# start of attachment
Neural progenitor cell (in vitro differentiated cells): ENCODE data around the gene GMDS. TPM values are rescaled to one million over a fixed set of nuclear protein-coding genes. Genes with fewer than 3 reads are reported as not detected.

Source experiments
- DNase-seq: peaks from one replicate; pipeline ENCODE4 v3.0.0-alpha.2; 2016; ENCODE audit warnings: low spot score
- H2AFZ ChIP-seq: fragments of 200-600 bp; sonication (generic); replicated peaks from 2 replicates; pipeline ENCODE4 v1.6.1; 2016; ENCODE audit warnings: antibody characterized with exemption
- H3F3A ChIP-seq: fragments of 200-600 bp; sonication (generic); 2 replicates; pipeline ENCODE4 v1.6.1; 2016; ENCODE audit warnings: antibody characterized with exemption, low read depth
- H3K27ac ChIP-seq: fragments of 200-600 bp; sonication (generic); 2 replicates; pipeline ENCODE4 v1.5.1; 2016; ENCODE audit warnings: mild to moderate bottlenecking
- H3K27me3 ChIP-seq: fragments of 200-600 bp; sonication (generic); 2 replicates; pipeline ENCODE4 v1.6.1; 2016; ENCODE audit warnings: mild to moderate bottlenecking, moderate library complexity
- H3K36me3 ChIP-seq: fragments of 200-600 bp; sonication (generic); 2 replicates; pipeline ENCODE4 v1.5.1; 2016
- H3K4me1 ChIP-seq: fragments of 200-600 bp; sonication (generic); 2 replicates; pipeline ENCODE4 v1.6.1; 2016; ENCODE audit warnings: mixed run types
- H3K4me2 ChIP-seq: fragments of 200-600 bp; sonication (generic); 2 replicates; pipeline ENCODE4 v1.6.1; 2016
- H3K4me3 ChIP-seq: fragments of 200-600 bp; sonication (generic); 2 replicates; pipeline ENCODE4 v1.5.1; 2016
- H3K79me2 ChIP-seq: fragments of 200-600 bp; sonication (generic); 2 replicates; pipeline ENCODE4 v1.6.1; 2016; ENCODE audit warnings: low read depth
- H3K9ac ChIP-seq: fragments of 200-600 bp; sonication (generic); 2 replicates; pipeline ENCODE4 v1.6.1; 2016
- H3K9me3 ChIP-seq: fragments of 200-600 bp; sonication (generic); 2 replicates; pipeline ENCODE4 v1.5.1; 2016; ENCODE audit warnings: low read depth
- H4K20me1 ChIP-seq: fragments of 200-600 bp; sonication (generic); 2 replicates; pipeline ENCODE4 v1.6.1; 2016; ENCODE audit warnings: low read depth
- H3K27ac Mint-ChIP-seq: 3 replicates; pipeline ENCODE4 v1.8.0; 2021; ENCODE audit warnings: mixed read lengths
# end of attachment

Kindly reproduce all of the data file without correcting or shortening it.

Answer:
Neural progenitor cell (in vitro differentiated cells): ENCODE data around the gene GMDS. TPM values are rescaled to one million over a fixed set of nuclear protein-coding genes. Genes with fewer than 3 reads are reported as not detected.

Source experiments
- DNase-seq: peaks from one replicate; pipeline ENCODE4 v3.0.0-alpha.2; 2016; ENCODE audit warnings: low spot score
- H2AFZ ChIP-seq: fragments of 200-600 bp; sonication (generic); replicated peaks from 2 replicates; pipeline ENCODE4 v1.6.1; 2016; ENCODE audit warnings: antibody characterized with exemption
- H3F3A ChIP-seq: fragments of 200-600 bp; sonication (generic); 2 replicates; pipeline ENCODE4 v1.6.1; 2016; ENCODE audit warnings: antibody characterized with exemption, low read depth
- H3K27ac ChIP-seq: fragments of 200-600 bp; sonication (generic); 2 replicates; pipeline ENCODE4 v1.5.1; 2016; ENCODE audit warnings: mild to moderate bottlenecking
- H3K27me3 ChIP-seq: fragments of 200-600 bp; sonication (generic); 2 replicates; pipeline ENCODE4 v1.6.1; 2016; ENCODE audit warnings: mild to moderate bottlenecking, moderate library complexity
- H3K36me3 ChIP-seq: fragments of 200-600 bp; sonication (generic); 2 replicates; pipeline ENCODE4 v1.5.1; 2016
- H3K4me1 ChIP-seq: fragments of 200-600 bp; sonication (generic); 2 replicates; pipeline ENCODE4 v1.6.1; 2016; ENCODE audit warnings: mixed run types
- H3K4me2 ChIP-seq: fragments of 200-600 bp; sonication (generic); 2 replicates; pipeline ENCODE4 v1.6.1; 2016
- H3K4me3 ChIP-seq: fragments of 200-600 bp; sonication (generic); 2 replicates; pipeline ENCODE4 v1.5.1; 2016
- H3K79me2 ChIP-seq: fragments of 200-600 bp; sonication (generic); 2 replicates; pipeline ENCODE4 v1.6.1; 2016; ENCODE audit warnings: low read depth
- H3K9ac ChIP-seq: fragments of 200-600 bp; sonication (generic); 2 replicates; pipeline ENCODE4 v1.6.1; 2016
- H3K9me3 ChIP-seq: fragments of 200-600 bp; sonication (generic); 2 replicates; pipeline ENCODE4 v1.5.1; 2016; ENCODE audit warnings: low read depth
- H4K20me1 ChIP-seq: fragments of 200-600 bp; sonication (generic); 2 replicates; pipeline ENCODE4 v1.6.1; 2016; ENCODE audit warnings: low read depth
- H3K27ac Mint-ChIP-seq: 3 replicates; pipeline ENCODE4 v1.8.0; 2021; ENCODE audit warnings: mixed read lengths